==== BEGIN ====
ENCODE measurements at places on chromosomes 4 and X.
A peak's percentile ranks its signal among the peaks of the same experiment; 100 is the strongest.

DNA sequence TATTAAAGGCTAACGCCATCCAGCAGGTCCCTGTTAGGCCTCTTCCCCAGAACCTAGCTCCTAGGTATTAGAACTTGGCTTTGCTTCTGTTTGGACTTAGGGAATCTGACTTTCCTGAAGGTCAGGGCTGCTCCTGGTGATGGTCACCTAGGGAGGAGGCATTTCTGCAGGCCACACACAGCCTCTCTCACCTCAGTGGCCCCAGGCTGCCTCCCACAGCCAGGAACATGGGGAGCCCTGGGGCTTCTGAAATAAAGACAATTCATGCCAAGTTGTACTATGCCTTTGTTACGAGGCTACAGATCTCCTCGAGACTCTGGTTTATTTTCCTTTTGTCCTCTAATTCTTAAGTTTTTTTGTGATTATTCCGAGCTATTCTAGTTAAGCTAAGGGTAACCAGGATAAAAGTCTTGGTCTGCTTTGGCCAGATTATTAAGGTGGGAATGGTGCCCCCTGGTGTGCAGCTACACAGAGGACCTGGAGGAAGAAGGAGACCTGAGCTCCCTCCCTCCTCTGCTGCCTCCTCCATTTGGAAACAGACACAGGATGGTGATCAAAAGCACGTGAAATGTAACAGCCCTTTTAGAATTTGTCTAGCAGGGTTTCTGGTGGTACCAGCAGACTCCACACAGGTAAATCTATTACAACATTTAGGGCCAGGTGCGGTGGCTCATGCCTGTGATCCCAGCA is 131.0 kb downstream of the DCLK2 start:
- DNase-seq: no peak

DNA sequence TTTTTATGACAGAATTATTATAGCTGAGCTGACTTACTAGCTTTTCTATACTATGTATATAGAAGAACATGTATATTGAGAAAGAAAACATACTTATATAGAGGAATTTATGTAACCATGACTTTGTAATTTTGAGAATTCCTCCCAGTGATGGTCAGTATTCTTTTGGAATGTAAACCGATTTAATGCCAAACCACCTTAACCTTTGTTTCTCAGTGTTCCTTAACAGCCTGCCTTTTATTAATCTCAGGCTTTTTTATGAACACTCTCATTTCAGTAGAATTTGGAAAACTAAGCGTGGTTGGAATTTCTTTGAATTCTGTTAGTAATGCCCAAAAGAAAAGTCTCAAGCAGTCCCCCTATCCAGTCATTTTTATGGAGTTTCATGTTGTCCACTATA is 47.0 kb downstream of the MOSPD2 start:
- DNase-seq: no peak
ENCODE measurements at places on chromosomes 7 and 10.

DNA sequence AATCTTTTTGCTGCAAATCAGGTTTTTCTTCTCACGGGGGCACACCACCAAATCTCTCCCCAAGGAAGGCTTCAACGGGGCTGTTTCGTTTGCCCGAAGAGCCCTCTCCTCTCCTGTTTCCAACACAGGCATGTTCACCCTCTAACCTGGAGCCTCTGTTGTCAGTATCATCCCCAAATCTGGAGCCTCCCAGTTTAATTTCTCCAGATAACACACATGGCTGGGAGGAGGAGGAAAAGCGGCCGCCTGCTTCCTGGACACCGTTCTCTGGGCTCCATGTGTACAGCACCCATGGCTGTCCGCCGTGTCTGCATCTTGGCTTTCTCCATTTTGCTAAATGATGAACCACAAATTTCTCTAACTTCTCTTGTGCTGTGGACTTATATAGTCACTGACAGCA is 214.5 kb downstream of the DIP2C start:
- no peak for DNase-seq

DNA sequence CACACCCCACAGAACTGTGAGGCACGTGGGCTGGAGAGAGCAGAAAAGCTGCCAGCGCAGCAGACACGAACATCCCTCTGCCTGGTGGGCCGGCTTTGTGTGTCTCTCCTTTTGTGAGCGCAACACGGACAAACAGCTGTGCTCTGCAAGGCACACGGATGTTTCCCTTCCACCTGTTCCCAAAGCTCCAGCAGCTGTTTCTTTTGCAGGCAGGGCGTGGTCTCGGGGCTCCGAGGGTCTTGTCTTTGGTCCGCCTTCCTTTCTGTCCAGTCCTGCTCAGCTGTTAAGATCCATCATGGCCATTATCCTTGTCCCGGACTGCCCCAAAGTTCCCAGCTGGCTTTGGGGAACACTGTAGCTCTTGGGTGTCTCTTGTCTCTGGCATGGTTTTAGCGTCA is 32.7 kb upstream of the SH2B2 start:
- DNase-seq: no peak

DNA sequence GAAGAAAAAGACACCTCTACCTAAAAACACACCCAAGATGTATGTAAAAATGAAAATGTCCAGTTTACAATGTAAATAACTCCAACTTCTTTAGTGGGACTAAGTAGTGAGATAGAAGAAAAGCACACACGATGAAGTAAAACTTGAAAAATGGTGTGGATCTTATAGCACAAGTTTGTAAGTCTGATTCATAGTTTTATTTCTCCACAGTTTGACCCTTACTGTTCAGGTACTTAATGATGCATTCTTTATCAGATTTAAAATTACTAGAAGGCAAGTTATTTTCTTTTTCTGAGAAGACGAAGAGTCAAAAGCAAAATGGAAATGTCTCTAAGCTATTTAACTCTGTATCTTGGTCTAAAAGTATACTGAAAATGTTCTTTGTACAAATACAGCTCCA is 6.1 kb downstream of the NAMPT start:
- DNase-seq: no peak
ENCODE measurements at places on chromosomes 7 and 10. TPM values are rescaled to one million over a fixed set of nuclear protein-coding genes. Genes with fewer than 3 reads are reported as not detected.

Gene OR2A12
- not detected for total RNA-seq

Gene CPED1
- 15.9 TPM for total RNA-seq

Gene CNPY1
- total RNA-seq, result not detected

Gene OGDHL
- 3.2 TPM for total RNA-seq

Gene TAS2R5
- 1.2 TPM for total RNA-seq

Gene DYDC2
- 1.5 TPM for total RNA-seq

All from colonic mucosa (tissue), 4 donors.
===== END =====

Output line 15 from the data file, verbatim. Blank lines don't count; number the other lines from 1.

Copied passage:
Gene OR2A12